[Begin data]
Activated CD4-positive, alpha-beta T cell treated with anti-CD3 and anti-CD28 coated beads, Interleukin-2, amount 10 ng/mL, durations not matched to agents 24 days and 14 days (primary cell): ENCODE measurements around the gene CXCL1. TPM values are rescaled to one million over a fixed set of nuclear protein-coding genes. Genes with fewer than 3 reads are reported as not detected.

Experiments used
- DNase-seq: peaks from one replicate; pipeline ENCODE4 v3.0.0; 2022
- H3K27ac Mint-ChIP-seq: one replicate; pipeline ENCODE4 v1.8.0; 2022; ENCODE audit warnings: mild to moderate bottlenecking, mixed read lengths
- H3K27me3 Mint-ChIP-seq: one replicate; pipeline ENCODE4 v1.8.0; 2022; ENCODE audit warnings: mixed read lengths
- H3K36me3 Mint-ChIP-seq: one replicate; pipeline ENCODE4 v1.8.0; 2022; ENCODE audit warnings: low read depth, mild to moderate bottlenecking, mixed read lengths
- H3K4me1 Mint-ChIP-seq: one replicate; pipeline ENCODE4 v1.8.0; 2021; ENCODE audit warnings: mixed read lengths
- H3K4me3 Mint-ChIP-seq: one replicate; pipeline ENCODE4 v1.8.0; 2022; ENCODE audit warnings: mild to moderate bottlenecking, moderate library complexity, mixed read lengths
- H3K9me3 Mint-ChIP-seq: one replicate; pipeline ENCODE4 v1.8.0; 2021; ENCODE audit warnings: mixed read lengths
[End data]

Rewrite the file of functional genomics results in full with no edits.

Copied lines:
Activated CD4-positive, alpha-beta T cell treated with anti-CD3 and anti-CD28 coated beads, Interleukin-2, amount 10 ng/mL, durations not matched to agents 24 days and 14 days (primary cell): ENCODE measurements around the gene CXCL1. TPM values are rescaled to one million over a fixed set of nuclear protein-coding genes. Genes with fewer than 3 reads are reported as not detected.

Experiments used
- DNase-seq: peaks from one replicate; pipeline ENCODE4 v3.0.0; 2022
- H3K27ac Mint-ChIP-seq: one replicate; pipeline ENCODE4 v1.8.0; 2022; ENCODE audit warnings: mild to moderate bottlenecking, mixed read lengths
- H3K27me3 Mint-ChIP-seq: one replicate; pipeline ENCODE4 v1.8.0; 2022; ENCODE audit warnings: mixed read lengths
- H3K36me3 Mint-ChIP-seq: one replicate; pipeline ENCODE4 v1.8.0; 2022; ENCODE audit warnings: low read depth, mild to moderate bottlenecking, mixed read lengths
- H3K4me1 Mint-ChIP-seq: one replicate; pipeline ENCODE4 v1.8.0; 2021; ENCODE audit warnings: mixed read lengths
- H3K4me3 Mint-ChIP-seq: one replicate; pipeline ENCODE4 v1.8.0; 2022; ENCODE audit warnings: mild to moderate bottlenecking, moderate library complexity, mixed read lengths
- H3K9me3 Mint-ChIP-seq: one replicate; pipeline ENCODE4 v1.8.0; 2021; ENCODE audit warnings: mixed read lengths